wherein R1, R2, R3, and R4 are each independently one of a hydrogen atom, an unsubstituted alkyl radical, an unsubstituted cycloalkyl radical, an unsubstituted alkylcycloalkyl radical, an unsubstituted cycloalkylalkyl radical, an unsubstituted aryl radical, an unsubstituted alkylaryl radical, an unsubstituted cycloalkylaryl radical, an unsubstituted arylalkyl radical, an unsubstituted arylcycloalkyl radical, a substituted alkyl radical, a substituted cycloalkyl radical, a substituted alkylcycloalkyl radical, a substituted cycloalkylalkyl radical) a substituted aryl radical, a substituted alkylaryl radical, a substituted cycloalkylaryl radical, a substituted arylalkyl radical, and a substituted arylcycloalkyl radical, with the proviso that at least two of R1, R2, R3, and R4 are at least one of an unsubstituted aryl radical, an unsubstituted arylalkyl radical, an unsubstituted arylcycloalkyl radical, a substituted aryl radical, a substituted arylalkyl radical, and a substituted arylcycloalkyl radical.
13. The aqueous primary dispersion of claim 1, wherein the free-radical mirocemulsion or miniemulsion polymerization product is prepared in the presence of at least one hydrophobic crosslinking agent for the (co)polymer resulting from the olefinically unsaturated monomer (A).
14. The aqueous primary dispersion of claim 12, wherein the free-radical microemulsion or miniemulsion polymerization product is prepared in the presence of at least one hydrophobic crosslinking agent for the copolymer resulting from the olefinically unsaturated monomer (A) and the olefinically unsaturated monomer (B).
15. The aqueous primary dispersion of claim 1, wherein the dispersed particles are core-shell particles comprising cores of organic solids and shells of polymers comprising at least one olefinically unsaturated monomer (A).
16. The aqueous primary dispersion of claim 1, wherein the dispersed particles are-core-shell particles comprising cores organic solids and shells of polymers comprising at least one olefinically unsaturated monomer (A).
17. The aqueous primary dispersion of claim 12, wherein the dispersed particles are core-shell particles comprising cores of organic solids and shells of polymers comprising at least one olefinically unsaturated monomer (A) and at least one olefinically unsaturated monomer (B) in copolymerized form.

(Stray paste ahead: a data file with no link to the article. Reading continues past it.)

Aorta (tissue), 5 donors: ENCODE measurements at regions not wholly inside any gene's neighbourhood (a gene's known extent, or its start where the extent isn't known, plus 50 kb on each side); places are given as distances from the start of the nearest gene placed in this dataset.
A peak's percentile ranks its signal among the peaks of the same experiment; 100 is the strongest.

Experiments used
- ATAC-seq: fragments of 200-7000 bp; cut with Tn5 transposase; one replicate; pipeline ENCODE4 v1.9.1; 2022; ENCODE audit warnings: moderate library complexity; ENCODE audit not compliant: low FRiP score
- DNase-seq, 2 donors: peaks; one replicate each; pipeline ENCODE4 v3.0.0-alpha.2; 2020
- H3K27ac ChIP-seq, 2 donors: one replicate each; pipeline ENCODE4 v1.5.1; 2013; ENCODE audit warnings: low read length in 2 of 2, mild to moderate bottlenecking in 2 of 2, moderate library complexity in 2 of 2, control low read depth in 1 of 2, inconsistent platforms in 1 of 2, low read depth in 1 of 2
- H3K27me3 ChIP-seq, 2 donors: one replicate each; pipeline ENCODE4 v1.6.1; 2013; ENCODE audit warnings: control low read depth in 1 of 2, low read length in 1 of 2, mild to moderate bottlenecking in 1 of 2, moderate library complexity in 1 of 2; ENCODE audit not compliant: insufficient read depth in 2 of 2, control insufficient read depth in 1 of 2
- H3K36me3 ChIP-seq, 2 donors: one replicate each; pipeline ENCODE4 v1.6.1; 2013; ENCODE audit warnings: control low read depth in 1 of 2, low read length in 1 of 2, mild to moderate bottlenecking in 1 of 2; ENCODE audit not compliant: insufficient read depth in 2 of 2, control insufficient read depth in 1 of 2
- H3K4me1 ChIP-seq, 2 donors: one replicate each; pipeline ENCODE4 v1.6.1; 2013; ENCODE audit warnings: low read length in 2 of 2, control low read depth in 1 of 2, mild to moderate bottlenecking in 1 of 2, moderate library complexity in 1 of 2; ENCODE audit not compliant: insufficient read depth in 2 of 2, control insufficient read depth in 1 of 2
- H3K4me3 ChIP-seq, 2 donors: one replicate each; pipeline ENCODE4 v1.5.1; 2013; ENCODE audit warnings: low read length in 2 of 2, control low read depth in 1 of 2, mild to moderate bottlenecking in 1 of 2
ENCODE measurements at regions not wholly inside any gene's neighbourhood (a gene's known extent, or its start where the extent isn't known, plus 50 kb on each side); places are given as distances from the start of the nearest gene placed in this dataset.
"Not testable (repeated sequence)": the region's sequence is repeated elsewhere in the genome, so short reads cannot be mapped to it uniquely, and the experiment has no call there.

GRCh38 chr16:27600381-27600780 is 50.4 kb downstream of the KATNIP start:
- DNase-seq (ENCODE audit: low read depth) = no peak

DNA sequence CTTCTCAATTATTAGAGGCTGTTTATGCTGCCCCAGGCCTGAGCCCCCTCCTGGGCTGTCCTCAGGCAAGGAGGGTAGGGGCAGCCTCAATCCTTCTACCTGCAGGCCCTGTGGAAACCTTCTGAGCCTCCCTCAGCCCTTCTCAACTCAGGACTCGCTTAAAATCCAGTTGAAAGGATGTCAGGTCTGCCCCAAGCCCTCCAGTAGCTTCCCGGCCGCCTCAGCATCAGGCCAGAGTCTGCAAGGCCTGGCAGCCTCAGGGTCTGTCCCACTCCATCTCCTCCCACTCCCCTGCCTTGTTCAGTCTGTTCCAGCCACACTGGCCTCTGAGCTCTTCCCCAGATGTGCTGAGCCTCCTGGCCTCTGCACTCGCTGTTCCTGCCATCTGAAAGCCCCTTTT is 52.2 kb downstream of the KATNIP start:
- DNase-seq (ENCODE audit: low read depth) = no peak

18. The aqueous primary dispersion of claim 1, wherein the cores of the core-shell particles are prepared by one of free-radical microemulsion polymerization and miniemulsion free-radical polymerization.
19. A composition prepared from the aqueous primary dispersion of claim 1, wherein the composition is one of a coating material, an adhesive, and a sealing compound.
20. The composition of claim 19, wherein the coating material is one of an automotive OEM finish, an automotive refinish, a furniture coating, arm industrial coating, a coil coating, a container coating, and an electrical component coating.
21. A process for preparing the aqueous primary dispersion of claim 1 comprising controlled free-radical microemulsion or miniemulsion polymerizing at least one olefinically unsaturated monomer (A) in the presence of at least one polyhydroxy-functionalized alkane.
22. The process of claim 21, wherein the alkane is functionalized with two hydroxyl groups.
23. The process of claim 21, wherein the polyhydroxy-functionalized alkane is acyclic.
24. The process of claim 21, wherein the polyhydroxy-functionalized alkane contains at most one of a primary hydroxyl group and a secondary hydroxyl group.
25. The process of claim 21, wherein the polyhydroxy-functionalized alkane positionally isomeric dialkyloctanediol.
26. The process of claim 25, wherein the positionally isomeric dialkyloctanediol is a positionally isomeric diethyloctanediol.
27. The process of claim 26, the positionally isomeric diethyloctanediol is one of a 2,3-, 2,4-, 2,5-, 2,6-, 2,7-, 3,4-, 3,5-, 3,6-, or -4,5-diethyloctanediol is one of a 2,3-, 2,4-, 2,5-, 2,6-, 2,7-, 3,4-, 3,5-, 3,6-, or 4,5-diethyloctanediol.
28. The process of claim 27, wherein the positionally isomeric diethyloctanediol is a 2,4-diethyloctanediol.